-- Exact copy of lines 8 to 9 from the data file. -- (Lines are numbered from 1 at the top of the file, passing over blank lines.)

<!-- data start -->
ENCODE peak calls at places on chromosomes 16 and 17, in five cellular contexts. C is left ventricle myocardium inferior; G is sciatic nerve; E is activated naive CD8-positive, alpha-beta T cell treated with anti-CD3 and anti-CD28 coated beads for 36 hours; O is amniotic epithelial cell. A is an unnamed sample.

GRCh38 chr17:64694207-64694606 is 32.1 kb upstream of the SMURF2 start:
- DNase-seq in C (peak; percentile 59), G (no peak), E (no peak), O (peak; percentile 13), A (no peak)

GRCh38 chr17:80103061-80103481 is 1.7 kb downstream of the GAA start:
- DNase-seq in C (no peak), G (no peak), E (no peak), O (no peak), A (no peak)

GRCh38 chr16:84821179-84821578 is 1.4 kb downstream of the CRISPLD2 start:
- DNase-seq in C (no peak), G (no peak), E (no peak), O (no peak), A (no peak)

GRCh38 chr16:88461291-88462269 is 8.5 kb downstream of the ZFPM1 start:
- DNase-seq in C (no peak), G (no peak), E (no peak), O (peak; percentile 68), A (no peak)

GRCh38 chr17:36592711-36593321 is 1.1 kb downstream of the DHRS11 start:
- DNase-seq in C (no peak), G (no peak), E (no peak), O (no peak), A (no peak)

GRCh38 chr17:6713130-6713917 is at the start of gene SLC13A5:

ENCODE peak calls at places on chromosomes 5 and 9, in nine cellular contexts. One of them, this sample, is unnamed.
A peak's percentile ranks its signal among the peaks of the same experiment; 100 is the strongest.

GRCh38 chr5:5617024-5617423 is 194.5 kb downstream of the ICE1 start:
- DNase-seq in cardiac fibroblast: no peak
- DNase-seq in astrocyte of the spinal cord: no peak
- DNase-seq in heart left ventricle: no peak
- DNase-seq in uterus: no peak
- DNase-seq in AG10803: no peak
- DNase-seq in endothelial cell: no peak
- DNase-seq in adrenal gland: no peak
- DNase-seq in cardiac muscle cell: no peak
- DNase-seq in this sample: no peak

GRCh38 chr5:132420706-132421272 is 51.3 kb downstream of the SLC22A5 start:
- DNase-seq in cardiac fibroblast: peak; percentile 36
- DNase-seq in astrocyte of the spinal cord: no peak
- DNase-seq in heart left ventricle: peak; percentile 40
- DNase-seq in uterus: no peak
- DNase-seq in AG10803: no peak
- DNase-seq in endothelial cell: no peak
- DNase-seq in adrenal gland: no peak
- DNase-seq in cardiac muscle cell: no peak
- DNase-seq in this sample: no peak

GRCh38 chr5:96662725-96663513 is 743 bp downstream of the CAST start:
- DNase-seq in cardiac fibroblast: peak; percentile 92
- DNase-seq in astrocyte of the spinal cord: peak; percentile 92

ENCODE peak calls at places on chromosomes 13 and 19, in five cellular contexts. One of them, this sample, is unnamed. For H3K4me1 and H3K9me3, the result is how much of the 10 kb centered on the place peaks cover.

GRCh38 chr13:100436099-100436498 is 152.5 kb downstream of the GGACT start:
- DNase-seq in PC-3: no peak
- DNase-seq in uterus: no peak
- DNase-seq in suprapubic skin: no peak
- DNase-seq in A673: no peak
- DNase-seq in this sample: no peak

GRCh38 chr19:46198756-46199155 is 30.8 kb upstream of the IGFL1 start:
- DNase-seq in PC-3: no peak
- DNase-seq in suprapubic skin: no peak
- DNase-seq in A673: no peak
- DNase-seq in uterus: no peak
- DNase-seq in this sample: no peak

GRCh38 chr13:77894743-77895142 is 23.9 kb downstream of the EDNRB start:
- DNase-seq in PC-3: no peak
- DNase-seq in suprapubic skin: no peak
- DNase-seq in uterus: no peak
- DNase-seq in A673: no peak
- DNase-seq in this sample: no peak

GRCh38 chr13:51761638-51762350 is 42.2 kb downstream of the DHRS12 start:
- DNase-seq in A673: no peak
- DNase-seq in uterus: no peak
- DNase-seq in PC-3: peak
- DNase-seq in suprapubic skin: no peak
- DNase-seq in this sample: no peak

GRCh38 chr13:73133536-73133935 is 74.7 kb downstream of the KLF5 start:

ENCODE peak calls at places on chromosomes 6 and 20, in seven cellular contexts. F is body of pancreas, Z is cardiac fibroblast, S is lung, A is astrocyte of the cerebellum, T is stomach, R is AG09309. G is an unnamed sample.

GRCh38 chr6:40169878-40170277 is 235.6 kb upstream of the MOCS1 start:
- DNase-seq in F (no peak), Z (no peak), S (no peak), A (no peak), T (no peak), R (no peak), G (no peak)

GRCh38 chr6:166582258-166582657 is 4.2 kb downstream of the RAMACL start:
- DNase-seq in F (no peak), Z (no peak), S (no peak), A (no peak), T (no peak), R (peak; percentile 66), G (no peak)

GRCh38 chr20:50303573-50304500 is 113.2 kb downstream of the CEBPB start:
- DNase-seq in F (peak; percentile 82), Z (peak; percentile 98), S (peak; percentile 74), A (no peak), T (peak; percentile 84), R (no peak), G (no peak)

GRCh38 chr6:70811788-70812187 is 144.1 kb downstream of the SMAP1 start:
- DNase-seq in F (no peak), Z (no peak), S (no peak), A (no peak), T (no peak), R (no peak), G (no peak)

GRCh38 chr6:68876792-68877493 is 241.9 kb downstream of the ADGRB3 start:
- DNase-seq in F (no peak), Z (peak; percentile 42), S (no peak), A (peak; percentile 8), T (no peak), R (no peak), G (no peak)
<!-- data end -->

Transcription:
GRCh38 chr16:88461291-88462269 is 8.5 kb downstream of the ZFPM1 start:
- DNase-seq in C (no peak), G (no peak), E (no peak), O (peak; percentile 68), A (no peak)